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Fear_The_Walking_Dead_Colman_Domingo.jpeg

For Their Next Big Bad, 'Fear the Walking Dead' Promotes from Within

By Dustin Rowles | TV | October 18, 2021 |

By Dustin Rowles | TV | October 18, 2021 |


Fear_The_Walking_Dead_Colman_Domingo.jpeg

For the unfamiliar, the original showrunner of Fear the Walking Dead, Dave Erickson, mapped out a seven-season run that would culminate with Kim Dickens’ Madison, the main protagonist, becoming the seventh season’s main antagonist. Dickens, however, was killed off midway through the fourth season once new showrunners Andrew Chambliss and Ian Goldberg came aboard.

It appears, however, that Chambliss and Golberg are sticking with a variation of the same theme, transforming Victor Strand — played by the brilliant Colman Domingo — into the main villain. Strand is one of only two (and a half) holdovers from the opening season of the series, along with Alycia Debnam-Carey’s Alicia Clark and Ruben Blades’ Daniel Salazar (Salazar has been “killed off” twice, but has managed to survive both times and return after a long hiatus in each instance). This idea is not completely new to The Walking Dead universe — a couple of characters, most notably Shane, have broken bad — but this is the first time that a protagonist has been positioned to become the season-long Big Bad.

It makes sense of Colman Domingo, who — with due respect — is better than Fear deserves, and after seven seasons, he deserves to be killed off in dramatic fashion (whether Fear returns for an eighth season or not). As I’ve written before, whatever AMC is paying Domingo, they should double it (they have done him one better, giving him a development deal).

Fear opens the seventh season by continuing a tradition they established last season, telling smaller, stand-alone stories with fewer characters. The season picks up after a time jump of probably a couple of years since a nuclear bomb detonated in the sixth-season finale. For reasons that elude me, instead of moving away to another state, the survivors decide to stick around and deal with the nuclear fallout. A new character, Will (Gus Halper) is our entry point into this new world. He lives in a van covered by aluminum foil. He travels the wasteland wearing a gas mask, searching for food and water untainted by radiation while dodging zombies, particularly the ones who died in the nuclear blast because killing them could result in radiation poisoning.

Will’s search comes up empty before he finally resigns himself to eating roadkill. Exasperated, he’s ready to give himself over to the zombies before an unfamiliar group rescues him only to abduct and bring him back to a secretive compound where he’s scrubbed and introduced to the caretaker: Victor Strand.

Strand has done well since the nuclear blast, securing a large facility and collecting a number of followers, who retrieve all the supplies he could need. He’s formed his own community and has become something akin to a Governor-like character. He’s dressed for the part, too.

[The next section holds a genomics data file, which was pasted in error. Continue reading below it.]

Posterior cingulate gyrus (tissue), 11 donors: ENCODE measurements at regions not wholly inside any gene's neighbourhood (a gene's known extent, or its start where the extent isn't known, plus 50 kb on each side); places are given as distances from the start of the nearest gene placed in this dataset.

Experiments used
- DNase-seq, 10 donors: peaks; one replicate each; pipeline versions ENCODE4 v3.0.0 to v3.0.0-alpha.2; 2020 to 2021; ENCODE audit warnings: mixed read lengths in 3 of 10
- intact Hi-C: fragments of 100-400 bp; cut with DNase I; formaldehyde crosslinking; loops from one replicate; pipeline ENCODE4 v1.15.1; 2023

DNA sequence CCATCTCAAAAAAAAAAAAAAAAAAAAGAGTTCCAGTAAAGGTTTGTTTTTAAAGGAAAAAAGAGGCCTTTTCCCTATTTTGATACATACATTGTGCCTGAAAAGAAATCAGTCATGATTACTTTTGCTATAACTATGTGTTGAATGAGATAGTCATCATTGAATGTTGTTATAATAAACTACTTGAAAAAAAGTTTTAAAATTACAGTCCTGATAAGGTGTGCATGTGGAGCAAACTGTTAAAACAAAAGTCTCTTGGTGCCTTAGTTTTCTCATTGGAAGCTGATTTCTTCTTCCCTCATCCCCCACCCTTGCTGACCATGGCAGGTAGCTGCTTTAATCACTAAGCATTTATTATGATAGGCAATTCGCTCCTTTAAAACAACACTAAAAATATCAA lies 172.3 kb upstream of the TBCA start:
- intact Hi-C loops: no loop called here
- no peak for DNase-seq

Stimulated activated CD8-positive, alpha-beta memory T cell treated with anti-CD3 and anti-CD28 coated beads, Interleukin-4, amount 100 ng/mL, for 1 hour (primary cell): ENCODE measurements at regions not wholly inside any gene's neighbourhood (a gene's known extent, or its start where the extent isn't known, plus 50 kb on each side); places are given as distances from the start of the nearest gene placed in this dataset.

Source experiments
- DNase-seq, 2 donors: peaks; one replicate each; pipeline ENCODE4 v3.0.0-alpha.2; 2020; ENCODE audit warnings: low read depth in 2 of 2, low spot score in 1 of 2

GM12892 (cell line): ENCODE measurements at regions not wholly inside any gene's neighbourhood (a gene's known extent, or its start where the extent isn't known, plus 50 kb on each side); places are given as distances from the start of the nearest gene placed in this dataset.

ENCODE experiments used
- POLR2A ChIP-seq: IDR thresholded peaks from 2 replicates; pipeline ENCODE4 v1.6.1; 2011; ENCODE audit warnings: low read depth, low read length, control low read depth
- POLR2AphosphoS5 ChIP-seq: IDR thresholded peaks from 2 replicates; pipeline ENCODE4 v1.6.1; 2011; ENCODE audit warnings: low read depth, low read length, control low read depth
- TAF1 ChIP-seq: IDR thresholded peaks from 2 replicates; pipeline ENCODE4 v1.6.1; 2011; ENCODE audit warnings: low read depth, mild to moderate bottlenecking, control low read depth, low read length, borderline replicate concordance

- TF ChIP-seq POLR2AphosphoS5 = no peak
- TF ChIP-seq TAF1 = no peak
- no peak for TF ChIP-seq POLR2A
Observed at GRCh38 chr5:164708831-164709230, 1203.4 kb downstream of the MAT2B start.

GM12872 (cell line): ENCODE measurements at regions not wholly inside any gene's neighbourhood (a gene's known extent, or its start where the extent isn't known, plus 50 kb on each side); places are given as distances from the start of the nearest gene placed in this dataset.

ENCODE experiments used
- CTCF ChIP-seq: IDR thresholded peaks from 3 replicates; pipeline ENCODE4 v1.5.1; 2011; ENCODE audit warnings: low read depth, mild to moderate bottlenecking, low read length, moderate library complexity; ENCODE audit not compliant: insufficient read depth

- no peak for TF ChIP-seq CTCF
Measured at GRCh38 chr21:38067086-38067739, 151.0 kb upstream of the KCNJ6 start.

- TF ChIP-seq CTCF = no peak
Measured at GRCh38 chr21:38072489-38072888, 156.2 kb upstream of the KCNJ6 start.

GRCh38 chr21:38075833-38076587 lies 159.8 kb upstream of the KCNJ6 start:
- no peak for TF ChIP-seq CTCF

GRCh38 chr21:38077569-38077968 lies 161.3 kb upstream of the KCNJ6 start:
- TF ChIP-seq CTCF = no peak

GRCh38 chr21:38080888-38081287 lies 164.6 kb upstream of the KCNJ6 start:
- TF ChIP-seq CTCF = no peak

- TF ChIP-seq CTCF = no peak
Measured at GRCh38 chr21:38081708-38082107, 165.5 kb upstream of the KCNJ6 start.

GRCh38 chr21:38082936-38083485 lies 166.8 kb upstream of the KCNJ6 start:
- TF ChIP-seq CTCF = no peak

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After giving Will a tour of the place, Strand decides that Will is of no use to his community and is about to throw him back out into a barren world when Will presents him with a medallion that Strand once gave to Alicia. Strand convinces Will to take him to where he found the medallion in exchange for a place in the community. Will agrees. During the excursion, they’re ambushed by an unknown group whose only defining characteristic, so far, is that they strip the skin off of walkers. Will and Strand escape (although Strand’s guards are killed in the melee), and after Strand tries (and fails) to kill Will a couple of times, Will reveals that he knows Alicia. In fact, Will is in love with Alicia, but was booted from her community reasons that aren’t entirely clear.

Will agrees to take Strand back to Alicia’s community only to discover that it’s been abandoned and that many of Alicia’s people have been killed. Will and Strand begrudgingly bond over their shared love for Alicia. Will is in love with Alicia, while Strand has always had a lot of affection for her. He concedes that he built his community in order to earn her respect, although it’s unclear why either revere her so much. She’s a good character but has never displayed that much leadership ability (she’s always lived in the shadow of either her mother or Morgan Jones). Apparently, she leads her own community now and presumably has her own philosophy and a cult that follows her.

After fighting off some more zombies — and after Strand saves Will’s life — they return to Strand’s compound, where he uses a fog light to attract hundreds of walkers to form something akin to a zombie moat around his facility. Strand tells Will that he’s had a change of heart. He doesn’t want to find Alicia anymore. He has everything he needs where he is. The moat, likewise, is to keep Alicia away. He’s better off by himself, Strand reasons, and as if to drive the point home — and establish himself as the season’s villain — Strand pushes Will off the roof and into the pit of zombies.

It’s official: Victor Strand, always the wiliest, backstabbing character on Fear, has broken bad, which is no surprise to anyone who remembers that he allied with Virginia, last season’s big bad, and tried to kill Morgan.

Next week, we catch up with Morgan, Grace, and their … zombie baby?


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Dustin is the founder and co-owner of Pajiba. You may email him here, follow him on Twitter, or listen to his weekly TV podcast, Podjiba.



Header Image Source: AMC